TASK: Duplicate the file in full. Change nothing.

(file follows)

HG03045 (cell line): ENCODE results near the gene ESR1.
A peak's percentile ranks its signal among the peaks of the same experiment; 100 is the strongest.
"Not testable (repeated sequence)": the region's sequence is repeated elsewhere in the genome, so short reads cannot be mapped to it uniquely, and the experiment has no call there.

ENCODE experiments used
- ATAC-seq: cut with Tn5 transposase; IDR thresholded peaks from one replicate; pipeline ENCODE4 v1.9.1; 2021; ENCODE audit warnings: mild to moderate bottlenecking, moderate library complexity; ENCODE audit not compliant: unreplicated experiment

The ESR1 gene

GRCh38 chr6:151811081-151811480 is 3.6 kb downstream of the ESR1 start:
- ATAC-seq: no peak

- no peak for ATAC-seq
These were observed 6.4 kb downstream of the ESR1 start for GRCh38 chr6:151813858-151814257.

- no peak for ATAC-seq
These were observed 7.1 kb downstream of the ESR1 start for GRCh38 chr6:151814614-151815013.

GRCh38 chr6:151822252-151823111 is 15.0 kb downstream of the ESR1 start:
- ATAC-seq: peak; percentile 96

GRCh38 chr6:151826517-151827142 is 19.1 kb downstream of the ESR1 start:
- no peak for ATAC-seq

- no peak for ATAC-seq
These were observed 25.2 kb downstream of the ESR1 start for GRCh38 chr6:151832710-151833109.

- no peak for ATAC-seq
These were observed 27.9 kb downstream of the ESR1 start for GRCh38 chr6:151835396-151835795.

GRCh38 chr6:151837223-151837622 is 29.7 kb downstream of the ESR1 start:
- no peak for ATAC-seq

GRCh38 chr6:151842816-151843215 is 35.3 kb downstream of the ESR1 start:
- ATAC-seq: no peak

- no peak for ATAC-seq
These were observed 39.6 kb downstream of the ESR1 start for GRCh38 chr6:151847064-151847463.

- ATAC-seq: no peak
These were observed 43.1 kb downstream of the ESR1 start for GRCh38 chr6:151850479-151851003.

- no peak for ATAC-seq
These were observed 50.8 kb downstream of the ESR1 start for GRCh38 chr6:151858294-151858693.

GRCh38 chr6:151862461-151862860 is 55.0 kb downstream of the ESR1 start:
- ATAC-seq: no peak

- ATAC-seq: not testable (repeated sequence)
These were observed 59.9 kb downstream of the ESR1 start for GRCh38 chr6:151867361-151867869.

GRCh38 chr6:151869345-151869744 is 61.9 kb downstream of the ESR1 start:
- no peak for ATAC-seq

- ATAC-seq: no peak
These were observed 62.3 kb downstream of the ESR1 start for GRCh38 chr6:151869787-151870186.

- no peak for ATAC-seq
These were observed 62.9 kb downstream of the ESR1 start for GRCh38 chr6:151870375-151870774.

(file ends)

HG03045 (cell line): ENCODE results near the gene ESR1.
A peak's percentile ranks its signal among the peaks of the same experiment; 100 is the strongest.
"Not testable (repeated sequence)": the region's sequence is repeated elsewhere in the genome, so short reads cannot be mapped to it uniquely, and the experiment has no call there.

ENCODE experiments used
- ATAC-seq: cut with Tn5 transposase; IDR thresholded peaks from one replicate; pipeline ENCODE4 v1.9.1; 2021; ENCODE audit warnings: mild to moderate bottlenecking, moderate library complexity; ENCODE audit not compliant: unreplicated experiment

The ESR1 gene

GRCh38 chr6:151811081-151811480 is 3.6 kb downstream of the ESR1 start:
- ATAC-seq: no peak

- no peak for ATAC-seq
These were observed 6.4 kb downstream of the ESR1 start for GRCh38 chr6:151813858-151814257.

- no peak for ATAC-seq
These were observed 7.1 kb downstream of the ESR1 start for GRCh38 chr6:151814614-151815013.

GRCh38 chr6:151822252-151823111 is 15.0 kb downstream of the ESR1 start:
- ATAC-seq: peak; percentile 96

GRCh38 chr6:151826517-151827142 is 19.1 kb downstream of the ESR1 start:
- no peak for ATAC-seq

- no peak for ATAC-seq
These were observed 25.2 kb downstream of the ESR1 start for GRCh38 chr6:151832710-151833109.

- no peak for ATAC-seq
These were observed 27.9 kb downstream of the ESR1 start for GRCh38 chr6:151835396-151835795.

GRCh38 chr6:151837223-151837622 is 29.7 kb downstream of the ESR1 start:
- no peak for ATAC-seq

GRCh38 chr6:151842816-151843215 is 35.3 kb downstream of the ESR1 start:
- ATAC-seq: no peak

- no peak for ATAC-seq
These were observed 39.6 kb downstream of the ESR1 start for GRCh38 chr6:151847064-151847463.

- ATAC-seq: no peak
These were observed 43.1 kb downstream of the ESR1 start for GRCh38 chr6:151850479-151851003.

- no peak for ATAC-seq
These were observed 50.8 kb downstream of the ESR1 start for GRCh38 chr6:151858294-151858693.

GRCh38 chr6:151862461-151862860 is 55.0 kb downstream of the ESR1 start:
- ATAC-seq: no peak

- ATAC-seq: not testable (repeated sequence)
These were observed 59.9 kb downstream of the ESR1 start for GRCh38 chr6:151867361-151867869.

GRCh38 chr6:151869345-151869744 is 61.9 kb downstream of the ESR1 start:
- no peak for ATAC-seq

- ATAC-seq: no peak
These were observed 62.3 kb downstream of the ESR1 start for GRCh38 chr6:151869787-151870186.

- no peak for ATAC-seq
These were observed 62.9 kb downstream of the ESR1 start for GRCh38 chr6:151870375-151870774.